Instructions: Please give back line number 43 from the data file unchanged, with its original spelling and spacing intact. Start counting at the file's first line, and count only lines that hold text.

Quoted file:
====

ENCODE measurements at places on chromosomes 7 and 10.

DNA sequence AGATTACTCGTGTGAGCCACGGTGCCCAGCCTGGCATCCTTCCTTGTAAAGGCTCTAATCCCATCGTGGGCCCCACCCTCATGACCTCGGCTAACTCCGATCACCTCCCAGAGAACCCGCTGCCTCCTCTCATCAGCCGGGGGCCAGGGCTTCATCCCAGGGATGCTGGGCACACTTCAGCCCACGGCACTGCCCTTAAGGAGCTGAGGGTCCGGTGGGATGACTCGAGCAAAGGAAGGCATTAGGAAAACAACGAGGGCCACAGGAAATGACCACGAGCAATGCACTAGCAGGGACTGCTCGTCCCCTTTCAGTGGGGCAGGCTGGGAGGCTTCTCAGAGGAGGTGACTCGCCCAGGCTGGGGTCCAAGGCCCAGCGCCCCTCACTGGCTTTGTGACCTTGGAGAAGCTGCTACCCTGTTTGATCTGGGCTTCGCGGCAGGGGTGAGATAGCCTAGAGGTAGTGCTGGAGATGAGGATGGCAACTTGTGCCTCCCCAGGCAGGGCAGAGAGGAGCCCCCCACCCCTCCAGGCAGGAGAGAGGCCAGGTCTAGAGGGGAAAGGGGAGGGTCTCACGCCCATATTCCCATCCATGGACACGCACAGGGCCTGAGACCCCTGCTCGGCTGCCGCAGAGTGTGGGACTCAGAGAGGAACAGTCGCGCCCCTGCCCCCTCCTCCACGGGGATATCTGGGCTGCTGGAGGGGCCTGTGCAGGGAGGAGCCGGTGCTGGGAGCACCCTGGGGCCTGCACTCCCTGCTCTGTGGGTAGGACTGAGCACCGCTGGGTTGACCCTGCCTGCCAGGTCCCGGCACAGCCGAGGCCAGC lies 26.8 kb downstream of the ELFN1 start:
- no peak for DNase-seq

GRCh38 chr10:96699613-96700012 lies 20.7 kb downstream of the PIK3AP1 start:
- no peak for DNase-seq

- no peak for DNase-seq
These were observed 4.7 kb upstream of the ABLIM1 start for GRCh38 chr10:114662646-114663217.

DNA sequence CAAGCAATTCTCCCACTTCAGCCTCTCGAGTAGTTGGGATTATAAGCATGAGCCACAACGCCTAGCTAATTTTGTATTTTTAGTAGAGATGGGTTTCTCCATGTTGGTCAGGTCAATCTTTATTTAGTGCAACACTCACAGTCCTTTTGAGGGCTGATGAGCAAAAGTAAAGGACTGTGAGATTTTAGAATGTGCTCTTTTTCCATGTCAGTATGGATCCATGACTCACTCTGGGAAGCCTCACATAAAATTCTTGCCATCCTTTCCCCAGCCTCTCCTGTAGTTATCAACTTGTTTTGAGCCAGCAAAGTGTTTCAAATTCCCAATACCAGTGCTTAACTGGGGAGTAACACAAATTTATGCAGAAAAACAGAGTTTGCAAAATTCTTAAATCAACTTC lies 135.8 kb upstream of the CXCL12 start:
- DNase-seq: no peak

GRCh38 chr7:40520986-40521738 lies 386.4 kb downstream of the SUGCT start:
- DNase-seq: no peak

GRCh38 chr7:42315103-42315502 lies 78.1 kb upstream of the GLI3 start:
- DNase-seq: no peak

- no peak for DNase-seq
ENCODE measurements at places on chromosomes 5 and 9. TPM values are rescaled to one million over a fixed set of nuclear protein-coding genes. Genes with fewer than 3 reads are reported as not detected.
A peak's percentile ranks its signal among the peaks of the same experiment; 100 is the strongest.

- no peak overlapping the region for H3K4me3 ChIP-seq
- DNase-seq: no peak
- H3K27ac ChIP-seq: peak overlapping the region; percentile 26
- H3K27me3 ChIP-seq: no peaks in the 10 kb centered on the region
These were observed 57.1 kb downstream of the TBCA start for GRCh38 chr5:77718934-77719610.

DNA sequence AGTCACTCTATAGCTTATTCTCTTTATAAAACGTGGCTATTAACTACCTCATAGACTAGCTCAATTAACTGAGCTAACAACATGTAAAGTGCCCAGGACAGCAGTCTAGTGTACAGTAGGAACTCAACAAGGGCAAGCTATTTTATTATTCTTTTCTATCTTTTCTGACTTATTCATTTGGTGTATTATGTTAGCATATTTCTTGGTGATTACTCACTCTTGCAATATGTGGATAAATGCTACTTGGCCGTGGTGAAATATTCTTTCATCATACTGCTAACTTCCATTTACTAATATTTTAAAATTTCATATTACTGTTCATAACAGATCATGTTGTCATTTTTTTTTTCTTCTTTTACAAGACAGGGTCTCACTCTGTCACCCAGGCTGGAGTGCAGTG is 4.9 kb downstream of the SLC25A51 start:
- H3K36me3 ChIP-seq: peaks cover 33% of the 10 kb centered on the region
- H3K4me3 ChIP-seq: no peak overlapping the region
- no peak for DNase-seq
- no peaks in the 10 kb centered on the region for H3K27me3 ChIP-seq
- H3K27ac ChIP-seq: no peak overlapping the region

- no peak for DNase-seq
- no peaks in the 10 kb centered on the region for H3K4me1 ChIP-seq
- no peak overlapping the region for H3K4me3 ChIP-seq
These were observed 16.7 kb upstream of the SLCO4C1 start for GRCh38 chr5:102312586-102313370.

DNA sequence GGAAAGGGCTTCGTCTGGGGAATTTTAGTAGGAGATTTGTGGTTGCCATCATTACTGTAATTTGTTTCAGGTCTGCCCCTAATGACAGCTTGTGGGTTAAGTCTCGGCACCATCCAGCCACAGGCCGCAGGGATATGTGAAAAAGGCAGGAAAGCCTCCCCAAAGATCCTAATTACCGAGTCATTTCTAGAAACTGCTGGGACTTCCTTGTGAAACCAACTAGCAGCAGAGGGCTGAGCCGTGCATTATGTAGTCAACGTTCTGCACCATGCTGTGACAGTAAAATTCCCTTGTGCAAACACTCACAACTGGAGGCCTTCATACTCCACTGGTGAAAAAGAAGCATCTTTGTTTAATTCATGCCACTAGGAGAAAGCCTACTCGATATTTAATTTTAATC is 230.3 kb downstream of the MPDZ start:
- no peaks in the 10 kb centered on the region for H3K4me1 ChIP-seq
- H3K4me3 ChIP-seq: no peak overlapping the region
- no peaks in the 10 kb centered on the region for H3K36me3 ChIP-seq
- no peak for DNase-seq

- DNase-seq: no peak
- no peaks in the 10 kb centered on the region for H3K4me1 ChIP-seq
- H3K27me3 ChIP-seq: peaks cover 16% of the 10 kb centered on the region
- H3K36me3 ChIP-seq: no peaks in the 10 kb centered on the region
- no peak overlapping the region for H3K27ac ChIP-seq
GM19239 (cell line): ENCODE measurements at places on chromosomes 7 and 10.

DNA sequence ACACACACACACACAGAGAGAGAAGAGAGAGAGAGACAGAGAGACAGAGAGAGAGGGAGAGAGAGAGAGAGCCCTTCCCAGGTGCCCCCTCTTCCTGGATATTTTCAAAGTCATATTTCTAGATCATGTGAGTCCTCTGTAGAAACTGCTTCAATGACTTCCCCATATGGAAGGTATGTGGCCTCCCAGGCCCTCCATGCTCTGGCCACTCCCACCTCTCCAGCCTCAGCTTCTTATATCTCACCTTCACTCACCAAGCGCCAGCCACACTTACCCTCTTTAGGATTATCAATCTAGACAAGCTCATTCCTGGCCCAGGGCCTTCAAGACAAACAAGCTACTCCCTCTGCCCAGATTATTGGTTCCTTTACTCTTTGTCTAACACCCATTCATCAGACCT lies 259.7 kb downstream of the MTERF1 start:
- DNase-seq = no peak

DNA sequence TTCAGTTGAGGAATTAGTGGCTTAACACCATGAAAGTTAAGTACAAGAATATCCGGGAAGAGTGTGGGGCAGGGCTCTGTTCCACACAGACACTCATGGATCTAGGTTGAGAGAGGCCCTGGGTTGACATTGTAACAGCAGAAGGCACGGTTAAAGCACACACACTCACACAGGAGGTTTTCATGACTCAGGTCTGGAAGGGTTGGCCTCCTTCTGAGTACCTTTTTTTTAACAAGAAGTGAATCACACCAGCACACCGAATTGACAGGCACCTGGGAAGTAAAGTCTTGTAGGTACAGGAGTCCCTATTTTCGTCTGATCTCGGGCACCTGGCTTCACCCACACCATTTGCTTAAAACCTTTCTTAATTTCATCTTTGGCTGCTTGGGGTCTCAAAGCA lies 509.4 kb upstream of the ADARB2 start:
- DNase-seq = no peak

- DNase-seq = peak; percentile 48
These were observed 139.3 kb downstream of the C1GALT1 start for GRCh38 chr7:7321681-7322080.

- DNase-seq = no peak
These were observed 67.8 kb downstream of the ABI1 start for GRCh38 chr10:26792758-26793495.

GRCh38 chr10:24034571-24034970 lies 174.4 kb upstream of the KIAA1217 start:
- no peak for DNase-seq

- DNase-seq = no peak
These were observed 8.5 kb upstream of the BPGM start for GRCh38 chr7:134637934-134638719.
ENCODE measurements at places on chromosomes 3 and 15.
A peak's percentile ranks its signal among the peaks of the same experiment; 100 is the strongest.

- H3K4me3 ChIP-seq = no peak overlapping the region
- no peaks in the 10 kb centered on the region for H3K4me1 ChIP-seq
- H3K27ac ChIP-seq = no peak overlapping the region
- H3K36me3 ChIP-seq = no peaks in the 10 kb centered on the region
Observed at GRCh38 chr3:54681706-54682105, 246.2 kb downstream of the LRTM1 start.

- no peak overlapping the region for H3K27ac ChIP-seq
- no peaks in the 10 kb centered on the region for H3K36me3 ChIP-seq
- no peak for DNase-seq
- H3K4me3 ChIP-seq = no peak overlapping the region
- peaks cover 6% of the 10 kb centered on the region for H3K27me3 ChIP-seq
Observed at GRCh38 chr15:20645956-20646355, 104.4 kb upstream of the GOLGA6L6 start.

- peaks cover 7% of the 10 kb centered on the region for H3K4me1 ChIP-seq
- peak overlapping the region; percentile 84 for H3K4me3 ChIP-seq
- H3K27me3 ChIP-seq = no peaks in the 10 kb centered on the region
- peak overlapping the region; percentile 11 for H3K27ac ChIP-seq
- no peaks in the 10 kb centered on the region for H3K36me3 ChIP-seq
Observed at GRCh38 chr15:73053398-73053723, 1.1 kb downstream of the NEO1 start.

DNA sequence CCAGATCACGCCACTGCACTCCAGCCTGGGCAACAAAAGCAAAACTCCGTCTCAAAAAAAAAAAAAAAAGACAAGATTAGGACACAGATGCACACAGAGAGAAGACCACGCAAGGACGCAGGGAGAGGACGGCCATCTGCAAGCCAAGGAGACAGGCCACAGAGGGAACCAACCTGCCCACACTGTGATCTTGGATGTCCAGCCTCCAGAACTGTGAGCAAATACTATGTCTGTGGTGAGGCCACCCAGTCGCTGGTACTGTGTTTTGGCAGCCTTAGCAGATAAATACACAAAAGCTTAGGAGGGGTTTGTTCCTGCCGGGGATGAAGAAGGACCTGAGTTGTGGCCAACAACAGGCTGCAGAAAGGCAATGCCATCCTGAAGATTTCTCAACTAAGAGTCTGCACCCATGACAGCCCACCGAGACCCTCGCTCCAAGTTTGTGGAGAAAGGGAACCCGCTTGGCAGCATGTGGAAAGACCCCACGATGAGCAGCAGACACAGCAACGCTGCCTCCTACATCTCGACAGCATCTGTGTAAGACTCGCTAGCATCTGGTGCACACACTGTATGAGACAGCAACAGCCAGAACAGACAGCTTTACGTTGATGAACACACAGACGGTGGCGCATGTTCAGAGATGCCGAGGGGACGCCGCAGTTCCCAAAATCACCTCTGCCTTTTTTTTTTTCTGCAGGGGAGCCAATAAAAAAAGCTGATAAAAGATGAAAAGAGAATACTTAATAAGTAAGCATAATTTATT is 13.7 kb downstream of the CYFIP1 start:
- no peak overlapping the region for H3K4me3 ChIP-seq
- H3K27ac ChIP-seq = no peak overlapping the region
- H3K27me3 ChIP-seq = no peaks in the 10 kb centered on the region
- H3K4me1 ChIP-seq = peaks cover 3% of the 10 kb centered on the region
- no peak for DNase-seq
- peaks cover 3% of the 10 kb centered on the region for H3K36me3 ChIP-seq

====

DNA sequence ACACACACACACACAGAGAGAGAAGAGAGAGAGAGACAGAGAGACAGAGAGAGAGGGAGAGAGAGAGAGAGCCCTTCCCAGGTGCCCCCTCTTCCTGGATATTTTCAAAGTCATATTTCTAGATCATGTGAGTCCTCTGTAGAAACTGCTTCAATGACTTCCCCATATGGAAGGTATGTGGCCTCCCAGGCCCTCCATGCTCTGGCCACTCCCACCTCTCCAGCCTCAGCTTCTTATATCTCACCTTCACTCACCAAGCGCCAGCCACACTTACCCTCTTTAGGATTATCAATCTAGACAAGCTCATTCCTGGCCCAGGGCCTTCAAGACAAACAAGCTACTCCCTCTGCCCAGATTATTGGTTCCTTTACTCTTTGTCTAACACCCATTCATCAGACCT lies 259.7 kb downstream of the MTERF1 start: